In 2009, former UCLA basketball player Ed O'Bannon led a class action lawsuit against the NCAA after a relative showed him that he was a character in an EA Sports college basketball video game. O'Bannon had been unaware his likeness was in the game, and he had certainly not been paid by the game maker. O'Bannon's much-discussed suit would prove successful in a number of ways. First, in 2013, EA Games agreed to a $40 million settlement with the athletes in the class action suit; then, in 2014, when a judge ruled that indeed, the NCAA's policy of "amateurism," which restricts athletes from being paid for their likeness, violates antitrust law.
And yet, after all that, "the practical effect has been minimal." So says New York Times columnist Joe Nocera, whose new book "Indentured: The Inside Story of the Rebellion Against the NCAA," which he co-wrote with Ben Strauss, comes out swinging against the nation's de facto governing body of college athletics. "The courts have been unwilling to say that since the [NCAA's] rules are against the law, they need to change," Nocera says. "But the fact that they have been found to be in violation of antitrust laws has potential for other lawsuits down the line."
And so the debate over how exactly to compensate college athletes rages on. The NCAA brings in an estimated $900 million in revenue each year, while college athletics overall, Nocera's book estimates, is a $13 billion business. That's bigger than the NFL, America's fattest pro sports cash cow. Over the years, mega sponsorship deals we're used to seeing in the pros (for naming rights to bowl games and tournaments, or TV advertising campaigns, and more perks) have made their way to the college level, bringing big money to the NCAA's perennial "partners" as well, such as Coca-Cola (KO), Capital One (COF) and AT&T (T). Meanwhile, Disney-owned ESPN (DIS) pays big money for the right to show college games. All of this is why Nocera calls the NCAA, "College Sports Inc."
Nocera sees three problems with collegiate athletics today. First of all, the athletes are promised an education, but in fact don't get the same one their fellow students get because they devote the vast majority of their time to their sport. Second, the NCAA's strict rules around amateurism bring down harsh punishments on athletes for even the tinieist of infractions. (Nocera's book is full of examples, and some of the stories certainly inspire shock and awe.) The rules, the author says, "are especially punitive if you're poor and black." The third problem is the big money the NCAA sees, while its athletes see none of it. "The NCAA is running a cartel," Nocera rails, "where everybody gets rich except the labor force." He likens NCAA athletes to indentured servants; it's a comparison that has been made before by others.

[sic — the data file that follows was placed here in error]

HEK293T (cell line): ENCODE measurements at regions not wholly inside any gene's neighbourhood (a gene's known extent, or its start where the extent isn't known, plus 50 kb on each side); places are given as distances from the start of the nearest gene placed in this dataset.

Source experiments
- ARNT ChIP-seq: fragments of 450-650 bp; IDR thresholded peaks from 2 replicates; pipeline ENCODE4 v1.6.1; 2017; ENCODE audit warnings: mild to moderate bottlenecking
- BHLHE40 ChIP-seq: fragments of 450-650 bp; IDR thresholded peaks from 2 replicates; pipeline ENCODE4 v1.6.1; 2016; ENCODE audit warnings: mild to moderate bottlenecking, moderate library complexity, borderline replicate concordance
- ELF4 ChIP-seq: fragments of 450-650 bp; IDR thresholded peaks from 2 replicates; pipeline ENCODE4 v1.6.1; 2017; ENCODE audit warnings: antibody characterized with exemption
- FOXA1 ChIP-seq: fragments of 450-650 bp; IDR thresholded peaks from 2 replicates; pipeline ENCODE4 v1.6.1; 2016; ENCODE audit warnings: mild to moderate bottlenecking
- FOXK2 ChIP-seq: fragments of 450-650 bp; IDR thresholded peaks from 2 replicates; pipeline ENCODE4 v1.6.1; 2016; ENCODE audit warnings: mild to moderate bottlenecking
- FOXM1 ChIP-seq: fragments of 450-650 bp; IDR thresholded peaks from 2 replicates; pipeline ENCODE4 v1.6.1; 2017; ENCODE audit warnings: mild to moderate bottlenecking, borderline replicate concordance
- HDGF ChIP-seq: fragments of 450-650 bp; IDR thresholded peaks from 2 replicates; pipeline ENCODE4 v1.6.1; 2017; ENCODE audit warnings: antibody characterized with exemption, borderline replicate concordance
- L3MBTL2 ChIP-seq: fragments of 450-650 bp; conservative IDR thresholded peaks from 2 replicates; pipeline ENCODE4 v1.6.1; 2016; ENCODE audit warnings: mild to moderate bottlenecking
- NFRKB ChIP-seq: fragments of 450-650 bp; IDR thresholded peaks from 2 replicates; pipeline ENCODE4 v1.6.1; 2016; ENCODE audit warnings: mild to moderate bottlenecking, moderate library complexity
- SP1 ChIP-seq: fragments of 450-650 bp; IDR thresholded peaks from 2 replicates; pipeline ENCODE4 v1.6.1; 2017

And Nocera's solution is one that has long been proposed by others: Pay the athletes. But that's easier said than done.
For starters, Title IX, the education amendment effective since 1972, dictates that men's and women's athletics be treated equally by institutions. Many say that this throws a wrench into the idea of paying football players and men's basketball players, because it would mean a school must pay all its athletes equally, from the women's field hockey team to the gymnasts. In an appendix on "excuses" at the back of the book, economist Andy Schwarz, a prominent source in the main body of Nocera's book, argues it is a misconception that Title IX "mandates equal funding," and that it can be interpreted more loosely as something that "aims for gender equity in participation." As a result, he believes, the men who play the money-making sports can be paid more than the female athletes. Then again, Nocera says, "I fully acknowledge that there would be lawsuits over this. My argument is that football players and men's basketball players are in effect employees first, and students second... If you characterize them as employees, I think you could pay them without having to pay everybody else on campus. But I acknowledge people would litigate it."
Moreover, even if schools could legally pay their football players and basketball players more than their other athletes, how would they determine what to pay them? Easy, says Nocera: Let the market decide. Schwarz makes the same case in the book's appendix: "Let schools make offers, and let incoming high school athletes and their parents decide which to accept," he writes. "This is how salaries are set across the world."
Again, that's a tall order. When the first school cuts a contract with a star prospect for tens of thousands of dollars (at least), wait and see how the public responds. You can expect at least somewhat of a backlash, because the idea of a student athlete is, for many fans, something cherished. Would paying a student to play tarnish the idea of college sports? Nocera dismisses it. "The essential element of college sports is that the players be a student at the university," he argues, not that they be unpaid. "Everybody else on campus can have an extra job... only the athletes are prevented from making any money on the work they do."
He's not alone in complaining about this system—the many people written about in "Indentured" have done so, and are actively fighting it. But it's a battle that will take years to play out, and it will develop incrementally, not all at once. The NCAA has major incumbent power, and is happy to fight long, sluggish legal battles in court.
But lest you think the athletes have no power of their own, Nocera brings up the protests that happened at the University of Missouri last year. When the school's football team threatened not to play, the college president resigned in a matter of days, putting a stop to the fiasco. As Nocera says, "that's power."
Daniel Roberts is a writer at Yahoo Finance, covering sports business and technology.
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